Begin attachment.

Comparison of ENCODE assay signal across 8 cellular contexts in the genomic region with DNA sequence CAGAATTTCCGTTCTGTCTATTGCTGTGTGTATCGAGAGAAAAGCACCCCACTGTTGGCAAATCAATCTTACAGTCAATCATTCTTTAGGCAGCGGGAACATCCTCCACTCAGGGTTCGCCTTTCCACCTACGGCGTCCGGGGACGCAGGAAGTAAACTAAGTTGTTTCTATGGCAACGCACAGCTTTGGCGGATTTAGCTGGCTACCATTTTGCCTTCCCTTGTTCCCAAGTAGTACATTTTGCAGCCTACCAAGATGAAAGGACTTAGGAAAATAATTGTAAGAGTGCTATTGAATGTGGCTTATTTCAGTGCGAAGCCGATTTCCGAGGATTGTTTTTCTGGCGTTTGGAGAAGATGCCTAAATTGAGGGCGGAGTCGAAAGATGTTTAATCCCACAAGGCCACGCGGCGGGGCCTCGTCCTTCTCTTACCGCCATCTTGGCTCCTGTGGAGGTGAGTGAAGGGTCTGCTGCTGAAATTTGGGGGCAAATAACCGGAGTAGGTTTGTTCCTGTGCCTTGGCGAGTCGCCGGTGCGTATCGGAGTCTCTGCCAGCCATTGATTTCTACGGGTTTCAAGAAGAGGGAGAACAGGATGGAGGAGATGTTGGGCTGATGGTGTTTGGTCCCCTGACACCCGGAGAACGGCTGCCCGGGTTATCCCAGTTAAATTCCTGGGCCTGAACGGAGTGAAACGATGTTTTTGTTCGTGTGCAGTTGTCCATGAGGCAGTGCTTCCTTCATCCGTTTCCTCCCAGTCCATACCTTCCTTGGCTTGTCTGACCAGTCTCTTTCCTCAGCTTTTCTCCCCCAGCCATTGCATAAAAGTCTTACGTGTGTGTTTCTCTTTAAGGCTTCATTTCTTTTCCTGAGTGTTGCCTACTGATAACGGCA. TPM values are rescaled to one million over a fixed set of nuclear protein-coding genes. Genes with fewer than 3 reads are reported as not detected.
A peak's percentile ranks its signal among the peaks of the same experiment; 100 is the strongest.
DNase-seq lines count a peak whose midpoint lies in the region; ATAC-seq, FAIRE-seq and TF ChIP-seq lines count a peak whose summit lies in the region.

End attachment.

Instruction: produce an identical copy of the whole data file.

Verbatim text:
Comparison of ENCODE assay signal across 8 cellular contexts in the genomic region with DNA sequence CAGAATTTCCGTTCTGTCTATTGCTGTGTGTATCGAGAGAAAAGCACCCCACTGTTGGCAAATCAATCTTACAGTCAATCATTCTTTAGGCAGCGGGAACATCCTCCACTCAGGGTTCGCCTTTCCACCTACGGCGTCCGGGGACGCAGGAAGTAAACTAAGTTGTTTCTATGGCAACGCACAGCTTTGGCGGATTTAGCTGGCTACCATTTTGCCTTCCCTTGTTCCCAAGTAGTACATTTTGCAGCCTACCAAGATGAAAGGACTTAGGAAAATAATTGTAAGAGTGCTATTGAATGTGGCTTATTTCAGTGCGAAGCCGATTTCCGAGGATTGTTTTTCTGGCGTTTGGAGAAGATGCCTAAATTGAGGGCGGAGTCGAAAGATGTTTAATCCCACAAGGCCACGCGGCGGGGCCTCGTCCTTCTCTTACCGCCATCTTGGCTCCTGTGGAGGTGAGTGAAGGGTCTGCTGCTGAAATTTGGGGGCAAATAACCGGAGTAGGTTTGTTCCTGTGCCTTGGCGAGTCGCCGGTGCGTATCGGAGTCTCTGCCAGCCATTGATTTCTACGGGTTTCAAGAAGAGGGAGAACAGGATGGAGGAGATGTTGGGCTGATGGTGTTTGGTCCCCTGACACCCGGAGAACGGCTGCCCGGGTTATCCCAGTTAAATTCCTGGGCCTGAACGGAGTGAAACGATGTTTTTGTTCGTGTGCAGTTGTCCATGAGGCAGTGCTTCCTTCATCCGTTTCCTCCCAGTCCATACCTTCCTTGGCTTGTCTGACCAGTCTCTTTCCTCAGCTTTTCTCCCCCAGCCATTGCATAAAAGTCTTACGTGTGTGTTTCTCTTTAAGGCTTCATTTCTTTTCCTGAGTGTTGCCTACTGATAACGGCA. TPM values are rescaled to one million over a fixed set of nuclear protein-coding genes. Genes with fewer than 3 reads are reported as not detected.
A peak's percentile ranks its signal among the peaks of the same experiment; 100 is the strongest.
DNase-seq lines count a peak whose midpoint lies in the region; ATAC-seq, FAIRE-seq and TF ChIP-seq lines count a peak whose summit lies in the region.